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The main characteristic of the Chair of Comparative Politics is that it analyses the link between cultural phenomena, social transformation, and political structures and processes from the perspective of comparative political science, based on the assumption that power relations and culture are reciprocally interrelated.

Thus, in order to appreciate cultural phenomena – such as religious change – it is crucial to also consider the regime structures. In the same way, regime  structures cannot be understood without an analysis of the cultural foundations of politics – such as political culture – which may be enabling, supporting or stabilising these structures.
The teaching syllabus is centred on three core fields of comparative political science, namely the analysis of political systems, political movements, and political cultures. We are interested in how democracies and other governmental systems function, how political actors and their strategic behaviour can be understood, and how political culture comes to bear.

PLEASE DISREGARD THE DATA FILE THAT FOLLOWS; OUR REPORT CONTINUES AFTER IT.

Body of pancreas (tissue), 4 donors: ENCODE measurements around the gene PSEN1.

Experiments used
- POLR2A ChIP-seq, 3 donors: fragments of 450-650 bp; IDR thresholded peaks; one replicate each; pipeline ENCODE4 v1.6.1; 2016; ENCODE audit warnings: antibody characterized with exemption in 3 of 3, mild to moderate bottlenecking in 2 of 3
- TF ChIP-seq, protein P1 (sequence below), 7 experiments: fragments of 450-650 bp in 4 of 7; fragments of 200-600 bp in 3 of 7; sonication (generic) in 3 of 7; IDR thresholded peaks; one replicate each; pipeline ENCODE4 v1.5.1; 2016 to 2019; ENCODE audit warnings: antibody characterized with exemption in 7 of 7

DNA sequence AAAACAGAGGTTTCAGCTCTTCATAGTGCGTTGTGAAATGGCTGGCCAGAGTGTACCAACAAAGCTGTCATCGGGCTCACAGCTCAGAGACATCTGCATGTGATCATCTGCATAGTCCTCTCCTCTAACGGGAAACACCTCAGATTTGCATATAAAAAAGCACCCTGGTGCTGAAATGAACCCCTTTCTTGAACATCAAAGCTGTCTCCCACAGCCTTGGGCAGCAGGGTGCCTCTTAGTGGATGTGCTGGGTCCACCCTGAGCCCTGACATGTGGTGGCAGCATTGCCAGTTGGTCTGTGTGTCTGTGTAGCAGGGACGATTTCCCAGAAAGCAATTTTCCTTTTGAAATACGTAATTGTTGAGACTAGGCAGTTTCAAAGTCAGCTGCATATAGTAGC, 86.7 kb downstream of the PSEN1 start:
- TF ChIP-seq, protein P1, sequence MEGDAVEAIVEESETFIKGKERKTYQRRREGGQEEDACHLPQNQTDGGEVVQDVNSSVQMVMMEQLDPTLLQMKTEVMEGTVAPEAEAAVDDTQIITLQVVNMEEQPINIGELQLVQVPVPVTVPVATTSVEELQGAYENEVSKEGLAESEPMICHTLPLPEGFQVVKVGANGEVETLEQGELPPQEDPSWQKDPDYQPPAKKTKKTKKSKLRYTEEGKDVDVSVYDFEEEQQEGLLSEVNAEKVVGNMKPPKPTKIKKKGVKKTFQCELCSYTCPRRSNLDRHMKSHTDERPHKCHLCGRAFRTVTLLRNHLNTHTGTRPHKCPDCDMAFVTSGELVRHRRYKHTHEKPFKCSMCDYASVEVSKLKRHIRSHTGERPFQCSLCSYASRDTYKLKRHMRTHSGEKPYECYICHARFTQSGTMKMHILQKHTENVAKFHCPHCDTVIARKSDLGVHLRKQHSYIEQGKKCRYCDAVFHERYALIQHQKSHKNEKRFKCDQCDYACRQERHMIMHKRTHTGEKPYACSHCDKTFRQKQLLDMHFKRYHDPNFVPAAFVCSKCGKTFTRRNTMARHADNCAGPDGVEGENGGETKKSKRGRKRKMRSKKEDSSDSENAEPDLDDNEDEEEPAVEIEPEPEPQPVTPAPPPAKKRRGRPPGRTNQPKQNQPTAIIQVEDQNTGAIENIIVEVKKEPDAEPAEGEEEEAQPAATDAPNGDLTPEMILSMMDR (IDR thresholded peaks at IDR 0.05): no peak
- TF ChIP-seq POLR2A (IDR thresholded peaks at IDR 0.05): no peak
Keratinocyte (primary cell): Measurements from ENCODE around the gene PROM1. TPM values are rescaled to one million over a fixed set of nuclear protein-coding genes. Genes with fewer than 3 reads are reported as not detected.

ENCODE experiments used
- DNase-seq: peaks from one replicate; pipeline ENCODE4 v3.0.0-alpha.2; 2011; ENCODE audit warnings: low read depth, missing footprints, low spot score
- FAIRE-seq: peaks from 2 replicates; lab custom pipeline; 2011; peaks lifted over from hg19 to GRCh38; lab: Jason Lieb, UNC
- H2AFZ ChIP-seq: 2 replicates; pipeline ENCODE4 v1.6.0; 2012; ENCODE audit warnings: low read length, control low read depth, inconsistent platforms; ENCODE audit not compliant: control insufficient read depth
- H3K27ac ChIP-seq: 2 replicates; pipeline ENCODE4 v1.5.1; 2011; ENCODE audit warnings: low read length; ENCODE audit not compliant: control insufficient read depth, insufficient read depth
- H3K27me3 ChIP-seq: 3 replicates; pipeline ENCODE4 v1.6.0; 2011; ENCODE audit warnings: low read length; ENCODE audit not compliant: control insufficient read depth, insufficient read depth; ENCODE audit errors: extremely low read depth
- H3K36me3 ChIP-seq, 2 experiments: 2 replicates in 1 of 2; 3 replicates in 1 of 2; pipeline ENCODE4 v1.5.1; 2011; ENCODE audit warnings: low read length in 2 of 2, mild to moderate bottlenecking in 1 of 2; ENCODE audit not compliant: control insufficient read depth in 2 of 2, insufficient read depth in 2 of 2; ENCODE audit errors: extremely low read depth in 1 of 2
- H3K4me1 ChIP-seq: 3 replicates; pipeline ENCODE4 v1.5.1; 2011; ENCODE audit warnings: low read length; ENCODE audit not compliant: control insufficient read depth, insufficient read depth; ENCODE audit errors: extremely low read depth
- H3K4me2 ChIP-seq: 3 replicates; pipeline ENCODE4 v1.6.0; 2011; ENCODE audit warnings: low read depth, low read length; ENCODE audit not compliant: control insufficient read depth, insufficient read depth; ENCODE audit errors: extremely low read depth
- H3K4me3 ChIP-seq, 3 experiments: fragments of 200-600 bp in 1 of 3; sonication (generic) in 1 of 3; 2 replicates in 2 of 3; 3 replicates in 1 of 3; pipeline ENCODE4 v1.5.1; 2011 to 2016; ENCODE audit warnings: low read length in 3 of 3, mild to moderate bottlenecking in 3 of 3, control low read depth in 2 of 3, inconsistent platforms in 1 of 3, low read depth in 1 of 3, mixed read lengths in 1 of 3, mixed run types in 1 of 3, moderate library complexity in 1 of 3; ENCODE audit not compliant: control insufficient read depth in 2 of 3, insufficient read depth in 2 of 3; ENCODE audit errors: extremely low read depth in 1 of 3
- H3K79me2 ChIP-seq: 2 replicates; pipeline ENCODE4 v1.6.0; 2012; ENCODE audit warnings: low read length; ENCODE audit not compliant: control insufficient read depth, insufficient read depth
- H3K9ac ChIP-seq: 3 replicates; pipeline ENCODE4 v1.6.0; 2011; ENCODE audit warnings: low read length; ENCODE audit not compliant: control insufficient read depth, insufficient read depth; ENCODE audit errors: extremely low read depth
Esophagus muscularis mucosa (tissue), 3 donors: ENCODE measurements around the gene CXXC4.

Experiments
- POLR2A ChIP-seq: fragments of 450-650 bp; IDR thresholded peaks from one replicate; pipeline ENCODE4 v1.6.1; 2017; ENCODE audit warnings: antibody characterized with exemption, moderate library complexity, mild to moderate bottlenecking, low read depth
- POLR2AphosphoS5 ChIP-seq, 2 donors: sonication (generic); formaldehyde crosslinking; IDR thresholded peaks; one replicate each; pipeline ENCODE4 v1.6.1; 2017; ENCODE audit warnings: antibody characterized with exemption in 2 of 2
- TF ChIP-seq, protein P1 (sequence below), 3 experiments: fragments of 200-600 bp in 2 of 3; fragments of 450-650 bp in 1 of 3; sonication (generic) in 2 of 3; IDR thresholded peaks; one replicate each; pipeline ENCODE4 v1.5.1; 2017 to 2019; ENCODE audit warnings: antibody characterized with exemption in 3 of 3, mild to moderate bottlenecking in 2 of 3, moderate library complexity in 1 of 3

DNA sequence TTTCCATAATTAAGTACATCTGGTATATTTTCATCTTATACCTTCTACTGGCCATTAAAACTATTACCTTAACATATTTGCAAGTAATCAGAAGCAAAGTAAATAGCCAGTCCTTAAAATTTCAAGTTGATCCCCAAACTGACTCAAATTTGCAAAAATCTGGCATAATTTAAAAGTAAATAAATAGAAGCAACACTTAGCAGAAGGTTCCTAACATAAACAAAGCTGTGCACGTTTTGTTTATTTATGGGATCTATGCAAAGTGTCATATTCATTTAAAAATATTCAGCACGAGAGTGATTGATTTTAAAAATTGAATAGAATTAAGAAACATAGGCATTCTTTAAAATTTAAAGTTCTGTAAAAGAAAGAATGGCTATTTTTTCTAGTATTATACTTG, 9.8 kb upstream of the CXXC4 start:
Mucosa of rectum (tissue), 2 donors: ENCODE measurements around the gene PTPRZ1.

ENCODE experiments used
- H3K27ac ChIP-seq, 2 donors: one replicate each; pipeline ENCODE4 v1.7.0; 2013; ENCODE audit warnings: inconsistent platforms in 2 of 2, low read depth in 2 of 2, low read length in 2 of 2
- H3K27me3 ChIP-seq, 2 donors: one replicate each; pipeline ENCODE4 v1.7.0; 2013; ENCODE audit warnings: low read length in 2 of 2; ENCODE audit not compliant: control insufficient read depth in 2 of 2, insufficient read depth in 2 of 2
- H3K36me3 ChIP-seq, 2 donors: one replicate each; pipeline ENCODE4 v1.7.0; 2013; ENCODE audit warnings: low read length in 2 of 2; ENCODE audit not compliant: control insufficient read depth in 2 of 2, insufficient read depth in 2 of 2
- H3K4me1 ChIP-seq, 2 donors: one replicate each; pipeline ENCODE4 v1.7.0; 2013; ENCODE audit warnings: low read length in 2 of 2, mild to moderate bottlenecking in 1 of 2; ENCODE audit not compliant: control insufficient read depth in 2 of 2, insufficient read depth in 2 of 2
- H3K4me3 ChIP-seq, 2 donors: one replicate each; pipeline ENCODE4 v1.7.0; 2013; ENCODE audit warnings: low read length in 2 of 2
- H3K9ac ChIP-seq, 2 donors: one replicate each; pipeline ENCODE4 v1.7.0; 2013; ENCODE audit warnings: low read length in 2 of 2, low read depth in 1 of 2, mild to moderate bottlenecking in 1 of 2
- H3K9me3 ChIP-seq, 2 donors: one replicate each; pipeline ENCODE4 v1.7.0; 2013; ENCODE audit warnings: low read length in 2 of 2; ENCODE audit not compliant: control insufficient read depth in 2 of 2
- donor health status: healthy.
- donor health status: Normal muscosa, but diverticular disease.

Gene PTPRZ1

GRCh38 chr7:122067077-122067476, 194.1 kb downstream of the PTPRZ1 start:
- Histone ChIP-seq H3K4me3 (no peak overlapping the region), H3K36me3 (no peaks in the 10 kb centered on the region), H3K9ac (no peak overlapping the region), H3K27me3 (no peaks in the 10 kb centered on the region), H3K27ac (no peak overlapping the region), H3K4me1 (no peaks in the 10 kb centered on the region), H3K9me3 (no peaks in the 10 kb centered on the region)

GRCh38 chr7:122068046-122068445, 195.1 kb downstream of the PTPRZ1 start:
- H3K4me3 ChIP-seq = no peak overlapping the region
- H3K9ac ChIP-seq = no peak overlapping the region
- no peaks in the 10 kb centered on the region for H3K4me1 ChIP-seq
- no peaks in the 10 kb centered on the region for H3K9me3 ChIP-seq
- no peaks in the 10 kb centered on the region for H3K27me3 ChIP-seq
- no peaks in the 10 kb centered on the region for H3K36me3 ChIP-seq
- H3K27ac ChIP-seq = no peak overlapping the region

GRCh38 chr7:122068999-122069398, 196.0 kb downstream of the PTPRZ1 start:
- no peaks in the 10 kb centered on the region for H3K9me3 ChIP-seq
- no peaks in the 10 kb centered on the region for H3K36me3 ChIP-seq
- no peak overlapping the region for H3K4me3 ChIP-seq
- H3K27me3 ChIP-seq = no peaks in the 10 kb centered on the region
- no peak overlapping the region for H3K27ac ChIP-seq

With respect to all of these three core fields we apply a well-established concept of politics distinguishing three dimensions: politics is conceived as political forms in terms of structures and institutions (polity), as political processes in the sense of conflicts and the involved actors (politics), and as political matters of concern, i.e. concrete issues, decisions, and politics of the state (policies).
Consequently, our teaching  aims at teaching the basic theoretical, methodological, and analytical principles of comparative political science and at enabling the students to apply those for the analysis of political, social, and cultural phenomena.